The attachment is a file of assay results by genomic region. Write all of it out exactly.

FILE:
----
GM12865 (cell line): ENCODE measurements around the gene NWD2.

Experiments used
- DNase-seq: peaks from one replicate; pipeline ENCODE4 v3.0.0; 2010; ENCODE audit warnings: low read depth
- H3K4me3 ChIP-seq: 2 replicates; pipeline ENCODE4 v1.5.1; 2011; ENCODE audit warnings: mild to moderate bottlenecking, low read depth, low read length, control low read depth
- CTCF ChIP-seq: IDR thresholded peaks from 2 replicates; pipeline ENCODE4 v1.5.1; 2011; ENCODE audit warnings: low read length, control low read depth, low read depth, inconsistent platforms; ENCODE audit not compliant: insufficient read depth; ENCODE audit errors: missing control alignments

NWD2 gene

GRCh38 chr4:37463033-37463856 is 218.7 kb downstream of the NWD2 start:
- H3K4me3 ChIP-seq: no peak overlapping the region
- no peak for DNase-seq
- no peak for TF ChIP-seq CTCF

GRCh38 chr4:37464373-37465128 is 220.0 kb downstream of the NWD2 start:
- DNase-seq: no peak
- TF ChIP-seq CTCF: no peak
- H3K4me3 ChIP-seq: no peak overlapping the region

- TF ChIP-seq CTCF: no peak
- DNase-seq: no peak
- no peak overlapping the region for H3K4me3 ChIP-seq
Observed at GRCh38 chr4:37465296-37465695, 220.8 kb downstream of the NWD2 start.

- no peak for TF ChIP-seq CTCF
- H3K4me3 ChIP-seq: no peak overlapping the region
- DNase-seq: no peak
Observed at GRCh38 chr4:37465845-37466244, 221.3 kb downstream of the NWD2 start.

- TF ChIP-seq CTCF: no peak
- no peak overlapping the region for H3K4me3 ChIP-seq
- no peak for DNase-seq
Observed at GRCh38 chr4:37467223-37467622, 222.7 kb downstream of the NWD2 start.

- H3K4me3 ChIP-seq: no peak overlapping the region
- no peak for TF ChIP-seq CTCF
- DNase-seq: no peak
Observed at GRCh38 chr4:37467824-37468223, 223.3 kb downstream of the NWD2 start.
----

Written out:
GM12865 (cell line): ENCODE measurements around the gene NWD2.

Experiments used
- DNase-seq: peaks from one replicate; pipeline ENCODE4 v3.0.0; 2010; ENCODE audit warnings: low read depth
- H3K4me3 ChIP-seq: 2 replicates; pipeline ENCODE4 v1.5.1; 2011; ENCODE audit warnings: mild to moderate bottlenecking, low read depth, low read length, control low read depth
- CTCF ChIP-seq: IDR thresholded peaks from 2 replicates; pipeline ENCODE4 v1.5.1; 2011; ENCODE audit warnings: low read length, control low read depth, low read depth, inconsistent platforms; ENCODE audit not compliant: insufficient read depth; ENCODE audit errors: missing control alignments

NWD2 gene

GRCh38 chr4:37463033-37463856 is 218.7 kb downstream of the NWD2 start:
- H3K4me3 ChIP-seq: no peak overlapping the region
- no peak for DNase-seq
- no peak for TF ChIP-seq CTCF

GRCh38 chr4:37464373-37465128 is 220.0 kb downstream of the NWD2 start:
- DNase-seq: no peak
- TF ChIP-seq CTCF: no peak
- H3K4me3 ChIP-seq: no peak overlapping the region

- TF ChIP-seq CTCF: no peak
- DNase-seq: no peak
- no peak overlapping the region for H3K4me3 ChIP-seq
Observed at GRCh38 chr4:37465296-37465695, 220.8 kb downstream of the NWD2 start.

- no peak for TF ChIP-seq CTCF
- H3K4me3 ChIP-seq: no peak overlapping the region
- DNase-seq: no peak
Observed at GRCh38 chr4:37465845-37466244, 221.3 kb downstream of the NWD2 start.

- TF ChIP-seq CTCF: no peak
- no peak overlapping the region for H3K4me3 ChIP-seq
- no peak for DNase-seq
Observed at GRCh38 chr4:37467223-37467622, 222.7 kb downstream of the NWD2 start.

- H3K4me3 ChIP-seq: no peak overlapping the region
- no peak for TF ChIP-seq CTCF
- DNase-seq: no peak
Observed at GRCh38 chr4:37467824-37468223, 223.3 kb downstream of the NWD2 start.